Mr. Filippidis vehemently denies there was any smell of marijuana in his car, and he didn’t know that was the excuse used to justify the search of his SUV. He did say he may have been going a little over the speed limit, and his wife was confused about the whereabouts of his gun.

“If they smelled pot, why didn’t they arrest me for pot?” Mr. Filippidis said. “This whole thing just doesn’t add up. Smoking in front of my kids driving home from Christmas with the family? Come on. We walked away from the entire incident without even a ticket — for anything.”

As for Mr. Tonnesen, a search of his vehicle was justified after the same officer felt threatened and that Mr. Tonnesen was hiding something as both of his hands weren’t readily visible. He was also pulled over for speeding.

I think my time and money are better not spent in Maryland…  even for online commerce.
14 thoughts on “MARYLAND: Targets good guy gun owners to battle their high crime rates”
  1. Meanwhile … Baltimore is a war zone. Way to focus on the good guys instead of the dangerous job of cleaning up the ghettos.

    Oink, oink, MTA.

  2. I’m gonna call bullcrap on the smelling of marijuana claim by this police officer.. IMO they are trying to cover themselves, but it just doesn’t wash to me. If the police officer had smelled marijuana, then why wasn’t John Filippidis on suspicion of drug possession? If I remember the original news story correctly, Filippidis claimed that when the cop pulled him over, the cop asked him flat out where the gun was…..? I support good, honest police work, but I’m calling BS on this so that MTA can keep the spotlight off of themselves.

  3. I have no use for stupidity like this… if my gun aint welcome, neither am i. That goes for businesses, or states. I say starve the beasts.

  4. At least the kicked out of office liberal democrat governor gave the convicted on death row, life without parole. That will prevent crime with less harsh treatment of murderers.

    1. Criminals taking care of their criminal constituents, ILLannoy, where our governors make out license plates….

  5. 18 us code 926A
    Notwithstanding any other provision of any law or any rule or regulation of a State or any political subdivision thereof, any person who is not otherwise prohibited by this chapter from transporting, shipping, or receiving a firearm shall be entitled to transport a firearm for any lawful purpose from any place where he may lawfully possess and carry such firearm to any other place where he may lawfully possess and carry such firearm if, during such transportation the firearm is unloaded, and neither the firearm nor any ammunition being transported is readily accessible or is directly accessible from the passenger compartment of such transporting vehicle: Provided, That in the case of a vehicle without a compartment separate from the driver’s compartment the firearm or ammunition shall be contained in a locked container other than the glove compartment or console.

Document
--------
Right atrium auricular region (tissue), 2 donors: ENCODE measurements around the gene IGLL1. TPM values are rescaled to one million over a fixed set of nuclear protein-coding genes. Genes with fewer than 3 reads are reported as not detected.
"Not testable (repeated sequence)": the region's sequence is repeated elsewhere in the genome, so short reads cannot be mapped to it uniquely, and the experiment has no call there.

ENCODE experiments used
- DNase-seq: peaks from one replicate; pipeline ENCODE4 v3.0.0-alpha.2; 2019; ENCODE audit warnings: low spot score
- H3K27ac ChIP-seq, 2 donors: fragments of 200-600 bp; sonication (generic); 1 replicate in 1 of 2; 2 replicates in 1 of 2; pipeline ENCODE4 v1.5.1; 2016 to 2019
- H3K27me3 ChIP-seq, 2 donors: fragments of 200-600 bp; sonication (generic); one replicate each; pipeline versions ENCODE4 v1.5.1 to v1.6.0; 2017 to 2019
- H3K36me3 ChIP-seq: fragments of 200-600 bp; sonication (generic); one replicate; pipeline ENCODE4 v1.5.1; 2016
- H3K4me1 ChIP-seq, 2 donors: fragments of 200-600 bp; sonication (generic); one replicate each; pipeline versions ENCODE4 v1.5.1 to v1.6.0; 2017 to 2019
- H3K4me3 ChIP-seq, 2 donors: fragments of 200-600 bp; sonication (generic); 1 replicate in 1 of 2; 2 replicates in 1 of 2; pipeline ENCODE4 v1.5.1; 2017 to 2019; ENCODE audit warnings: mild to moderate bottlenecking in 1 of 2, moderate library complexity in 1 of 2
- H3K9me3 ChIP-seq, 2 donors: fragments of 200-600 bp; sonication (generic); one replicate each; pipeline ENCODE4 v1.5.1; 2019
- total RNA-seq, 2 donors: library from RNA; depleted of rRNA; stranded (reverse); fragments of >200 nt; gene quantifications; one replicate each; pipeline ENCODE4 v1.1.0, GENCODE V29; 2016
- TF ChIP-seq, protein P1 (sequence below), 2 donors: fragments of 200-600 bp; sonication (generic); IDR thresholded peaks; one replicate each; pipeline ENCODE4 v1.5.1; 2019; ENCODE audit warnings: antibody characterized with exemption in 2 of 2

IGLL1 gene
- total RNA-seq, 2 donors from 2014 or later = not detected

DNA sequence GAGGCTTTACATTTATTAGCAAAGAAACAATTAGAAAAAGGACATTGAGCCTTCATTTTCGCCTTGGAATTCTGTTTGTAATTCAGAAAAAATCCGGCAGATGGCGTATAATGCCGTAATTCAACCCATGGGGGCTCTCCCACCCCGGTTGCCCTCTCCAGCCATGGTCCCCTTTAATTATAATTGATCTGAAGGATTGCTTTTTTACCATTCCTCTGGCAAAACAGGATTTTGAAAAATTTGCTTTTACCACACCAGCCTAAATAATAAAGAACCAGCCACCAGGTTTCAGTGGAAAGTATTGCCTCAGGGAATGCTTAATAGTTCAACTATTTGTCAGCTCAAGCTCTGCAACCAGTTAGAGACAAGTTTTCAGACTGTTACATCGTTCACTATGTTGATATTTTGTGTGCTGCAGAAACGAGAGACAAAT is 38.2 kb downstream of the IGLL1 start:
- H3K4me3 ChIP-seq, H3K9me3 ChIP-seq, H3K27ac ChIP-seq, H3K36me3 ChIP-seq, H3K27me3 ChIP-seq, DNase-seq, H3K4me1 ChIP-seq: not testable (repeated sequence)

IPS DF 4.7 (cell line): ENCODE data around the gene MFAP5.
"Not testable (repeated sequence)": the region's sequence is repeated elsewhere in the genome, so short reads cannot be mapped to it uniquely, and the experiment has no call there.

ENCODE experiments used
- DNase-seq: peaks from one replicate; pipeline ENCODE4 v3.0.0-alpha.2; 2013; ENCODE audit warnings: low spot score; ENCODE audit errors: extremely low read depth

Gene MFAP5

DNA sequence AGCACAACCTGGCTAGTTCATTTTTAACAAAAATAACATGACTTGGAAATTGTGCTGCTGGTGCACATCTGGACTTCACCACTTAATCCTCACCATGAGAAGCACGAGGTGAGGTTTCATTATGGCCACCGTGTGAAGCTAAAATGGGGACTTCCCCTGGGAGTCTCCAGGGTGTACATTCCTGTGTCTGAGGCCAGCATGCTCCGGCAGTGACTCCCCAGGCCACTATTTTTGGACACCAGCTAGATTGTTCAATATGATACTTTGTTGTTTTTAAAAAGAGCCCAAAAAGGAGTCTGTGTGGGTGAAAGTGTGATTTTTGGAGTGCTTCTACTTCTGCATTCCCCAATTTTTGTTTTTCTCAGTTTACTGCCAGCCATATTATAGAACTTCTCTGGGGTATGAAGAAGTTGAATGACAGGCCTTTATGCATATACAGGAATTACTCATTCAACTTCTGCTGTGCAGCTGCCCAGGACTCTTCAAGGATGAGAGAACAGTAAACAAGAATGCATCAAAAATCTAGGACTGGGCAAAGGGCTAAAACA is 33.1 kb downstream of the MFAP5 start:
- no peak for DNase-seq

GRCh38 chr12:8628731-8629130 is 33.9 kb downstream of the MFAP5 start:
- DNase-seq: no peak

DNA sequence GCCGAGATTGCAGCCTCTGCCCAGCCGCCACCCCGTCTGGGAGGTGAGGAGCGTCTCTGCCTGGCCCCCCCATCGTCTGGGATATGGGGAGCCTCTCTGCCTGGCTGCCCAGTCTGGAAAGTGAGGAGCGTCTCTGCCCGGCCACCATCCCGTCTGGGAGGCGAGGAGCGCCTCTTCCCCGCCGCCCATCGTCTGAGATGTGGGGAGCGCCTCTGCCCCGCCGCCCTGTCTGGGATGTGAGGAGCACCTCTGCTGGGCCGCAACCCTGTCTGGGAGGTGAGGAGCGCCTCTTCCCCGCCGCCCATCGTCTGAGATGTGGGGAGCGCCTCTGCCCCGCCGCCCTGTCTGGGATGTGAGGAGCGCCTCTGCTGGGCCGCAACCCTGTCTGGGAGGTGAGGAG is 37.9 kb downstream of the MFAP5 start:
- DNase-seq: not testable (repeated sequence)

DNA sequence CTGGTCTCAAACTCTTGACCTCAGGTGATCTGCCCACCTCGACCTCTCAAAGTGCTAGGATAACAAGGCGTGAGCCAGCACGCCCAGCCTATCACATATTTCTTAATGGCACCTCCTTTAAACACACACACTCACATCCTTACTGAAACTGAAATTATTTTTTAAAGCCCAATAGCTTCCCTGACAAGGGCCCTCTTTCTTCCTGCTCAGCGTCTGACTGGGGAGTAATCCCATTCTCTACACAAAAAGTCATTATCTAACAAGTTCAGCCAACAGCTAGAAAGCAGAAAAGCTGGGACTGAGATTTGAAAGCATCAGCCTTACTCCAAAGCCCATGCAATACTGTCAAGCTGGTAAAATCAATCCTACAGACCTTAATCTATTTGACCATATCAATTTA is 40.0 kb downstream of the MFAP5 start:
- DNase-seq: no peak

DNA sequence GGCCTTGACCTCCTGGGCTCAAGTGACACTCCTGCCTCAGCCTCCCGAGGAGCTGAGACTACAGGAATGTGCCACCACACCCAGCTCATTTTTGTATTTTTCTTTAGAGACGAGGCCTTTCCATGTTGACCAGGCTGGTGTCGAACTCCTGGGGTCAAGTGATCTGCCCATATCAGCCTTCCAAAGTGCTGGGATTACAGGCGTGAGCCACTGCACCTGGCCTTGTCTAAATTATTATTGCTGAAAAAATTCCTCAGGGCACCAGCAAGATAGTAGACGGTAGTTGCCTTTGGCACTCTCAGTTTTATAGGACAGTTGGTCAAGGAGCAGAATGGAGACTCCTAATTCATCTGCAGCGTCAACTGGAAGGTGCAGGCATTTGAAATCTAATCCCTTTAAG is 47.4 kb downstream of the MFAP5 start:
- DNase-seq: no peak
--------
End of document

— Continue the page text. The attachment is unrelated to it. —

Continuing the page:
6. I was on the way home when they stoped me for one of three brake lights out and of course speeding but when he placed me in the car the radar unit was off. Told the officer I had a unloaded firearm in my truck and it was in plain view. long story short spent the night in jail and my wife had to drive up to pick me up.I am from N.C also.As of now 3500.00 in lawyer fees and counting.I am 49 years old and had a spotless record until now!!!

    1. hi jim please contact me, what was the name department and of the officer? Mr Tonnesen and I are dealing with this also.

  7. This story is from last year. This is also why getting a CCW permit is stupid. You entered yourself in a large database for the feds to track you and at some point confiscate your guns. The days of trusting our government died shortly after the cold war.